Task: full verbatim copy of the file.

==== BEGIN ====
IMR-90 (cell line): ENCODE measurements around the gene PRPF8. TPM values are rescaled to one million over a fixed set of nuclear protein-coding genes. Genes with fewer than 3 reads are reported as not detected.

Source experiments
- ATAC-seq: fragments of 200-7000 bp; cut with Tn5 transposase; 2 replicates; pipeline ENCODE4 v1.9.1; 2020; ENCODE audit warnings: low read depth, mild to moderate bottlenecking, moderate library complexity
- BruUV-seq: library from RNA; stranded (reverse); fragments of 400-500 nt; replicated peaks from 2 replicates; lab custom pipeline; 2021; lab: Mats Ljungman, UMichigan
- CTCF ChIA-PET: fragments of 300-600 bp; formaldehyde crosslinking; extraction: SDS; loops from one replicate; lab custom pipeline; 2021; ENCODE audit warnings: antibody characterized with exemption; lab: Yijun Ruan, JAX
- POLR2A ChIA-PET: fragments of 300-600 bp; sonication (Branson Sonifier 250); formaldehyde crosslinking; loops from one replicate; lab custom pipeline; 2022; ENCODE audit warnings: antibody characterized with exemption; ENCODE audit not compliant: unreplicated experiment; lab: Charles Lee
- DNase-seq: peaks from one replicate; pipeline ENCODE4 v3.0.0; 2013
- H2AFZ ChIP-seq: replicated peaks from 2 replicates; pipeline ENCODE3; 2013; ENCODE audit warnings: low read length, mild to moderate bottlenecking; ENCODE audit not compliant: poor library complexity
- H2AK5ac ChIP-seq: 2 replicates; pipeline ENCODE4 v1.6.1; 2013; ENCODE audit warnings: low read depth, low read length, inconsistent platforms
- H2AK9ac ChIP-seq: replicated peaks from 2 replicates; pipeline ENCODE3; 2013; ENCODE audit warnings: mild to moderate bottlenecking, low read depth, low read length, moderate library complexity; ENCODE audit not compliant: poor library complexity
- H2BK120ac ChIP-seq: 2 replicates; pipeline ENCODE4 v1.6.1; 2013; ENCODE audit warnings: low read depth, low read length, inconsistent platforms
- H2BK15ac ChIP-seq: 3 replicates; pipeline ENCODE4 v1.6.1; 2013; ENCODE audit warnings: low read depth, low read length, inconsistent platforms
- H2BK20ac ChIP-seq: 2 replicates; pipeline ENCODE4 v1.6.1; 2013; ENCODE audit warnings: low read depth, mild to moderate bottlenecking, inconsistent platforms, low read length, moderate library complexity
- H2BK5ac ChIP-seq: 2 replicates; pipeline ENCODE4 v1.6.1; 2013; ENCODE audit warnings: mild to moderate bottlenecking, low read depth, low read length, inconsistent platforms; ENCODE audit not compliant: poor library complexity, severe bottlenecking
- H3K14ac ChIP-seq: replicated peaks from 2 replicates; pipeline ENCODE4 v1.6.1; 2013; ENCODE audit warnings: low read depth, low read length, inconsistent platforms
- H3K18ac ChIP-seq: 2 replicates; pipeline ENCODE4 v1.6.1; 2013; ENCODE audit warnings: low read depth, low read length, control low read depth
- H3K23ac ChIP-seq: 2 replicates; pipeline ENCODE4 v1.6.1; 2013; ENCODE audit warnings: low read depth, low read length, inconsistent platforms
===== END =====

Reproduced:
IMR-90 (cell line): ENCODE measurements around the gene PRPF8. TPM values are rescaled to one million over a fixed set of nuclear protein-coding genes. Genes with fewer than 3 reads are reported as not detected.

Source experiments
- ATAC-seq: fragments of 200-7000 bp; cut with Tn5 transposase; 2 replicates; pipeline ENCODE4 v1.9.1; 2020; ENCODE audit warnings: low read depth, mild to moderate bottlenecking, moderate library complexity
- BruUV-seq: library from RNA; stranded (reverse); fragments of 400-500 nt; replicated peaks from 2 replicates; lab custom pipeline; 2021; lab: Mats Ljungman, UMichigan
- CTCF ChIA-PET: fragments of 300-600 bp; formaldehyde crosslinking; extraction: SDS; loops from one replicate; lab custom pipeline; 2021; ENCODE audit warnings: antibody characterized with exemption; lab: Yijun Ruan, JAX
- POLR2A ChIA-PET: fragments of 300-600 bp; sonication (Branson Sonifier 250); formaldehyde crosslinking; loops from one replicate; lab custom pipeline; 2022; ENCODE audit warnings: antibody characterized with exemption; ENCODE audit not compliant: unreplicated experiment; lab: Charles Lee
- DNase-seq: peaks from one replicate; pipeline ENCODE4 v3.0.0; 2013
- H2AFZ ChIP-seq: replicated peaks from 2 replicates; pipeline ENCODE3; 2013; ENCODE audit warnings: low read length, mild to moderate bottlenecking; ENCODE audit not compliant: poor library complexity
- H2AK5ac ChIP-seq: 2 replicates; pipeline ENCODE4 v1.6.1; 2013; ENCODE audit warnings: low read depth, low read length, inconsistent platforms
- H2AK9ac ChIP-seq: replicated peaks from 2 replicates; pipeline ENCODE3; 2013; ENCODE audit warnings: mild to moderate bottlenecking, low read depth, low read length, moderate library complexity; ENCODE audit not compliant: poor library complexity
- H2BK120ac ChIP-seq: 2 replicates; pipeline ENCODE4 v1.6.1; 2013; ENCODE audit warnings: low read depth, low read length, inconsistent platforms
- H2BK15ac ChIP-seq: 3 replicates; pipeline ENCODE4 v1.6.1; 2013; ENCODE audit warnings: low read depth, low read length, inconsistent platforms
- H2BK20ac ChIP-seq: 2 replicates; pipeline ENCODE4 v1.6.1; 2013; ENCODE audit warnings: low read depth, mild to moderate bottlenecking, inconsistent platforms, low read length, moderate library complexity
- H2BK5ac ChIP-seq: 2 replicates; pipeline ENCODE4 v1.6.1; 2013; ENCODE audit warnings: mild to moderate bottlenecking, low read depth, low read length, inconsistent platforms; ENCODE audit not compliant: poor library complexity, severe bottlenecking
- H3K14ac ChIP-seq: replicated peaks from 2 replicates; pipeline ENCODE4 v1.6.1; 2013; ENCODE audit warnings: low read depth, low read length, inconsistent platforms
- H3K18ac ChIP-seq: 2 replicates; pipeline ENCODE4 v1.6.1; 2013; ENCODE audit warnings: low read depth, low read length, control low read depth
- H3K23ac ChIP-seq: 2 replicates; pipeline ENCODE4 v1.6.1; 2013; ENCODE audit warnings: low read depth, low read length, inconsistent platforms